An expansion franchise that started play during the 1967-68 season, the Kings ended their drought with a 6-1 victory over the Devils in Game 6 of the 2012 Stanley Cup Final. After taking a 3-0 series lead, the team dropped its next two, but won convincingly in the last game in front of their home crowd. Here's a look at the league's other longest active Cup droughts.
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Toronto Maple Leafs
With the Blackhawks ending their 49-year wait for the Stanley Cup in 2010, the NHL's longest-active drought belongs to the Leafs, who won their last Cup in 1967 by beating Montreal in six games. They've been to the semifinal round (or conference finals) five times since: 1978, '93, '94, '99 and 2002.
3 of 9Eric Schweikardt/SI
St. Louis Blues
Another 1967-68 expansion franchise along with the Kings, the Blues reached the Stanley Cup Final in each of their first three years, largely because league rules mandated that the six new teams be placed in the West Division, which sent its champion against the best of the Original Six teams that made up the East. Good luck. (The Blues were swept each time.) Since then, the closest they've come is falling one round short of the final in 1972, '86, and 2001.
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The Canucks joined the NHL for 1970-71, and have sent three teams to the Stanley Cup Final. The 1981-82 squad was waxed by the dynastic Islanders in four games. The 1993-94 edition gave the Rangers a valiant seven-game battle before succumbing. The 2010-11 Canucks won the Presidents' Trophy for the league's best overall record and had a 3-2 series lead in the Stanley Cup Final against the Bruins, but the team collapsed with a 5-2 loss in Game 6 and a 4-0 defeat at home in Game 7.
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Added to the NHL for 1970-71, the Sabres have become accomplished heartbreakers, tantalizing their devoted fans with scrappy and often talented teams. They lost the 1975 Stanley Cup Final to defending champion Philadelphia in six games, and the '99 final to Dallas, thanks to Brett Hull's controversial "foot in the crease" goal in Game 6 (pictured). The Sabres have also fallen one round shy in 1980, '98, 2006 and 2007.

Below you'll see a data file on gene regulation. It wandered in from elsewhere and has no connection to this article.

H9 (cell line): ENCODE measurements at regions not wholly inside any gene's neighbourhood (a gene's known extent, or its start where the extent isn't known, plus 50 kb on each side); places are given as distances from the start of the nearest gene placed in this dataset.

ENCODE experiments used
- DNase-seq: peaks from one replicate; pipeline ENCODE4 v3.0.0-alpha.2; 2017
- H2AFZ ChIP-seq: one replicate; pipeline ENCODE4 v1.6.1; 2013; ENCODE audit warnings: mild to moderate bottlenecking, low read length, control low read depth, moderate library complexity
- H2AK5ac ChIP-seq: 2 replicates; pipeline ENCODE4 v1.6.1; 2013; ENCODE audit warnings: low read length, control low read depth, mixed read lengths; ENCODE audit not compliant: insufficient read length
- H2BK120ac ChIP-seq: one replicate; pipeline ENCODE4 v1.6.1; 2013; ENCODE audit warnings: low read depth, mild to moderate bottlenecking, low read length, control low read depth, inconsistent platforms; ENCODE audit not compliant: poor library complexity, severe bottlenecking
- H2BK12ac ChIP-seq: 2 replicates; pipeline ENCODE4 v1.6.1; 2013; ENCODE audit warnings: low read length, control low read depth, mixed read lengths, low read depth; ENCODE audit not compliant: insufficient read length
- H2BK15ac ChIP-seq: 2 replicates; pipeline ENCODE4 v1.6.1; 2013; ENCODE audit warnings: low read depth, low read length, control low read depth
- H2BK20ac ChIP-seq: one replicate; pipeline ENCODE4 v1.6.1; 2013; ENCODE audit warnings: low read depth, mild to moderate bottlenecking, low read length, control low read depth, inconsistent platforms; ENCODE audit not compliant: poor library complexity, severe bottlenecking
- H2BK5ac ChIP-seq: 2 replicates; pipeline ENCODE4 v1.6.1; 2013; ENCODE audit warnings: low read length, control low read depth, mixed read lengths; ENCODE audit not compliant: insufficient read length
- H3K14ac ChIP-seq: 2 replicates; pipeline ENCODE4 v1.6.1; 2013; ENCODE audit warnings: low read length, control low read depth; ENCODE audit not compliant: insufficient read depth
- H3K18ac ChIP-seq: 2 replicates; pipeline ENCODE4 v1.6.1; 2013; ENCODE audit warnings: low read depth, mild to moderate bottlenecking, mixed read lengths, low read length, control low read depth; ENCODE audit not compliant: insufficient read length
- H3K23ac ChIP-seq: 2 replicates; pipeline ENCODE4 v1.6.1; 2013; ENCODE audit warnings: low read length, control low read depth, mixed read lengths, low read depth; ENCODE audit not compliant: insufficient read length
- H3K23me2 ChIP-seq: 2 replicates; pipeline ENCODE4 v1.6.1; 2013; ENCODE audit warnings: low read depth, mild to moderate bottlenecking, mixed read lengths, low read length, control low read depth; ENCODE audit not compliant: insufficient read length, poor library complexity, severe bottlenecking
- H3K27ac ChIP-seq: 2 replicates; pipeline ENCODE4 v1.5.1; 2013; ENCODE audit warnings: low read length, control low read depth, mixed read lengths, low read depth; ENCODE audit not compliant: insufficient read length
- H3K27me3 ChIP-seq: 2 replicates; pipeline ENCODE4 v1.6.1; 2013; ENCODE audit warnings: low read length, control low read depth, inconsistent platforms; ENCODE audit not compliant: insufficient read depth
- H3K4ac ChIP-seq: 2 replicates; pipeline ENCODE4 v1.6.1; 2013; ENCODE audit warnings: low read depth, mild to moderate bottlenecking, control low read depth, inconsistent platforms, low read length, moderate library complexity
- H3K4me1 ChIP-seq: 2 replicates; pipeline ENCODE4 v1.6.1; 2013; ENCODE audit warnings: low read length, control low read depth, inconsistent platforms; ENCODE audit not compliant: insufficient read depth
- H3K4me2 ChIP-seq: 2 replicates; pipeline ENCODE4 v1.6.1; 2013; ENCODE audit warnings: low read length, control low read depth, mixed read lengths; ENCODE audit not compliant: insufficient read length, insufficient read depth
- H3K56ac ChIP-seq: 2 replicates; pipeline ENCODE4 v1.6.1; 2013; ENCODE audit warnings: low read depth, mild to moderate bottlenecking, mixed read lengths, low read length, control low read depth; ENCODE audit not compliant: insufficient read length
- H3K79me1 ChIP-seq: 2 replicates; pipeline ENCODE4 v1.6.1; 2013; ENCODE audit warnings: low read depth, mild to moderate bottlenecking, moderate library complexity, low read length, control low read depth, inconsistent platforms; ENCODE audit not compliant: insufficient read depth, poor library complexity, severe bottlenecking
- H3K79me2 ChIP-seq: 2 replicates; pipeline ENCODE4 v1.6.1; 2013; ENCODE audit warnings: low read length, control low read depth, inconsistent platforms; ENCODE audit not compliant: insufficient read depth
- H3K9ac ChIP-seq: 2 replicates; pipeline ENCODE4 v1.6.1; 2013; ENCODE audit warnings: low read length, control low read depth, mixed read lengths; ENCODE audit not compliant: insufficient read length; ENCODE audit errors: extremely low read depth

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Coming into the league in a blaze of ineptitude (8-67-5) in 1974-75, the Capitals have since contested for the Cup once: in 1998, when they were swept aside by Steve Yzeman's Red Wings.
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The Flyers' thirst for a Cup dates back to their legendary Broadstreet Bullies, who won it 1974 and '75. They reached the '76 final, but were swept by a Canadiens team that began a run of four straight Cups. Dynasties seem to be a regular obstacle for Philly. Later editions of the Flyers battled for the old mug in 1980 (losing to the budding dynasty Islanders in six), 1985 (the dynastic Oilers in five), 1987 (Oilers in seven) and 1997 (Detroit in four). In 2010, they got into the playoffs on the final day of the regular season via a shootout, pulled off a miracle 0-3 comeback vs. Boston in the first round, and reached the final only to fall in six games to a talented, deep Blackhawks team that ended Chicago's 49-year drought.
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Phoenix Coyotes (Winnipeg Jets)
The Jets came into the NHL from the WHA in 1979 and never advanced beyond the second round in 11 playoff appearances. Since moving to Phoenix in 1996, the rechristened Coyotes achieved their first postseason win in 2012, a six-game first round ouster of Chicago. They followed it up with a surprise run to the Western Conference Final, where they fell to the Kings in five games.
9 of 9John Iacono/SI
New York Islanders
This once-model franchise reached five successive Cup finals, winning the first four (1980-83) and a record 19 consecutive playoff series, but there has been only one trip as far as the conference finals (1993) since, plus a bunch of DNQ's and first-round exits.
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